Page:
What is a CASB?
Cloud access security brokers (CASBs) are security solutions placed between cloud service consumers and providers, enforcing security policies when users or entities want to access cloud-based resources. CASBs are a key element of enterprise security because they enable businesses to leverage cloud services while protecting sensitive data.
What does a CASB do?
CASBs act as an intermediary between users and cloud service providers, addressing security gaps in an organisation’s cloud usage. To enforce security policies and prevent data breaches, CASBs combine multiple methods of security policy enforcement such as authentication, authorisation, encryption, single sign-on (SSO), credential mapping, device profiling, and alerting—as well as malware and ransomware detection and remediation.
CASBs are flexible and versatile. They can be hosted in a cloud platform or on-premises datacenter, or even as a hardware device. They provide comprehensive coverage across software-as-a-service (SaaS), platform-as-a-service (PaaS), and infrastructure-as-a-service (IaaS) environments. Because of this multi-environment support, a CASB enables IT to expand an organisation’s security policies from on-premises infrastructure to the cloud when migrating.
Furthermore, a CASB functions as a centralised platform for security policy enforcement by consolidating multiple policies and implementing them across every resource the business uses in the cloud—regardless of where users are located or which devices they use to access your cloud environment.
A CASB enables businesses to manage bring your own device (BYOD) and hybrid workforces by implementing granular security controls.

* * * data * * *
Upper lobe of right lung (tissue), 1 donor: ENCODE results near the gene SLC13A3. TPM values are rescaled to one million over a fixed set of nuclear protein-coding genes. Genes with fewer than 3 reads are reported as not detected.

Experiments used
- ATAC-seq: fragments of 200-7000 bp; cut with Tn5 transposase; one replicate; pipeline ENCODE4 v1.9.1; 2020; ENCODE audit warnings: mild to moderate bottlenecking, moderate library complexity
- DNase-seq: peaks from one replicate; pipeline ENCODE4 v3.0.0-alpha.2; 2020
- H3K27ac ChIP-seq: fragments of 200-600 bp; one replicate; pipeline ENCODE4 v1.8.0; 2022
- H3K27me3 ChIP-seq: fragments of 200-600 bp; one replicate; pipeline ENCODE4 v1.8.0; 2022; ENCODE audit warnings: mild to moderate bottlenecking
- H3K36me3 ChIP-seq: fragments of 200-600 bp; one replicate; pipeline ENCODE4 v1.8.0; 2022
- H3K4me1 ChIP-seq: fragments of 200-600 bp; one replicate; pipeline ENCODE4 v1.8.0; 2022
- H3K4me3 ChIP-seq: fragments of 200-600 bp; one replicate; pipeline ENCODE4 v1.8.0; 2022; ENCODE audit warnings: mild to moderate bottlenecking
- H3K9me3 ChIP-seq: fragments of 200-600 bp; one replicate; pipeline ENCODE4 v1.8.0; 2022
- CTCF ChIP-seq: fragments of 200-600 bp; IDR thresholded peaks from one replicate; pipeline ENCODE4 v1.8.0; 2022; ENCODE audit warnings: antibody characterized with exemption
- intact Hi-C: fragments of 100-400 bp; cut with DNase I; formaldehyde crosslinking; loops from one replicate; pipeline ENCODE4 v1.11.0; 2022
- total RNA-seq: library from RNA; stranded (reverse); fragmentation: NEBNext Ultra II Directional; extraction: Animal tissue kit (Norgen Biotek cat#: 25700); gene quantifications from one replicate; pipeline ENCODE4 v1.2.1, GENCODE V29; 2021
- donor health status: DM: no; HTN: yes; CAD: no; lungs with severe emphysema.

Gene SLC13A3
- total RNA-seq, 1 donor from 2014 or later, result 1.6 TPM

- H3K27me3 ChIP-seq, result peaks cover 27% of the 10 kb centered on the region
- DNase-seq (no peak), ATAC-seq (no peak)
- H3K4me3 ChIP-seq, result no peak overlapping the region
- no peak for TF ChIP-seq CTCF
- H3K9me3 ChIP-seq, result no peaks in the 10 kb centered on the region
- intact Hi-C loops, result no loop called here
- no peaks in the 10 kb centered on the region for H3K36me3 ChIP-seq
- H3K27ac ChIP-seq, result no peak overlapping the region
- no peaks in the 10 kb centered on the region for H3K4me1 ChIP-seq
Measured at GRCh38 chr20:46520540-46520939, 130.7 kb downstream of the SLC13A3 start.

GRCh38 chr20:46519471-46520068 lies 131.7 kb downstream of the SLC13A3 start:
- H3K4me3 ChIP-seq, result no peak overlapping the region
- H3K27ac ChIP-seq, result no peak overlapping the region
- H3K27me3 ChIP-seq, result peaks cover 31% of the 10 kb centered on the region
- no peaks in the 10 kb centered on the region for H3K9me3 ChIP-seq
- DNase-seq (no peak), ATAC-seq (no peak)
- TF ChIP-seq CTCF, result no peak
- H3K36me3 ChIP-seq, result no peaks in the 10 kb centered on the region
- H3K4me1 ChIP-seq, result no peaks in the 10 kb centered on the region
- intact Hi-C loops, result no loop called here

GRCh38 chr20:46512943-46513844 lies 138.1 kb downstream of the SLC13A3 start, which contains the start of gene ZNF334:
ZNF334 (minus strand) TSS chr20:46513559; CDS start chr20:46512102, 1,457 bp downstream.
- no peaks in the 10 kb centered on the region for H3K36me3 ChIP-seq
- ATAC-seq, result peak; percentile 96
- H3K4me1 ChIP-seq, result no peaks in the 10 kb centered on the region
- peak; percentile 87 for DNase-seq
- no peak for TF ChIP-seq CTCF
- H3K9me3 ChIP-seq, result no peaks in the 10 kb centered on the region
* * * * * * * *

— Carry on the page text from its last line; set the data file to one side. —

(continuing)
Why do organisations need a CASB?
Cloud computing and SaaS application usage is growing, and many IT teams don’t have a clear grasp of all the apps in use on their networks. This type of “hidden app” is called shadow IT, and it presents a risk for organisations.
At every organisation, there are four types of apps, each with different restrictions. First, there are business-critical applications that are generally approved to use within the company’s digital workspace. Then there are recreational and social applications some companies allow their employees to use while working, like Spotify. Most organisations also have restricted apps that are deemed inappropriate or not productive by the company. And then there are apps IT doesn’t know are being used.
To keep corporate data secure, IT needs to know what apps are being used so they can put granular controls in place to minimise risk. A CASB addresses these challenges by providing visibility, data security, threat prevention, and compliance. It enables the organisation to manage user access to all cloud resources. A CASB enhances compliance by integrating regulations into its security policies.
Benefits of CASB
There are many benefits to using a cloud access security broker, including:
Visibility and reporting
CASBs ensure the organisation has visibility into all cloud programs, apps, and files that the business is using. The solution identifies the applications accessed by users in an organisation, including unsanctioned and unknown applications, for all users within the organisation, on mobile or desktop devices.
With a CASB, you can restrict access to provide granular control on app usage, social media, file uploads, and personal accounts. CASB capabilities include controlling specific functions in the app at the user level. For instance, you can allow app access only to corporate-approved domains, preventing users from using their personal Microsoft 365.
Businesses can outsource their systems and data storage to the cloud but keep responsibility for compliance with privacy and security regulations. Cloud access security brokers help monitor and maintain compliance requirements by integrating a range of regulations such as PCI DSS, GDPR, HIPAA, and more. A CASB identifies compliance risks and provides recommendations to the security team.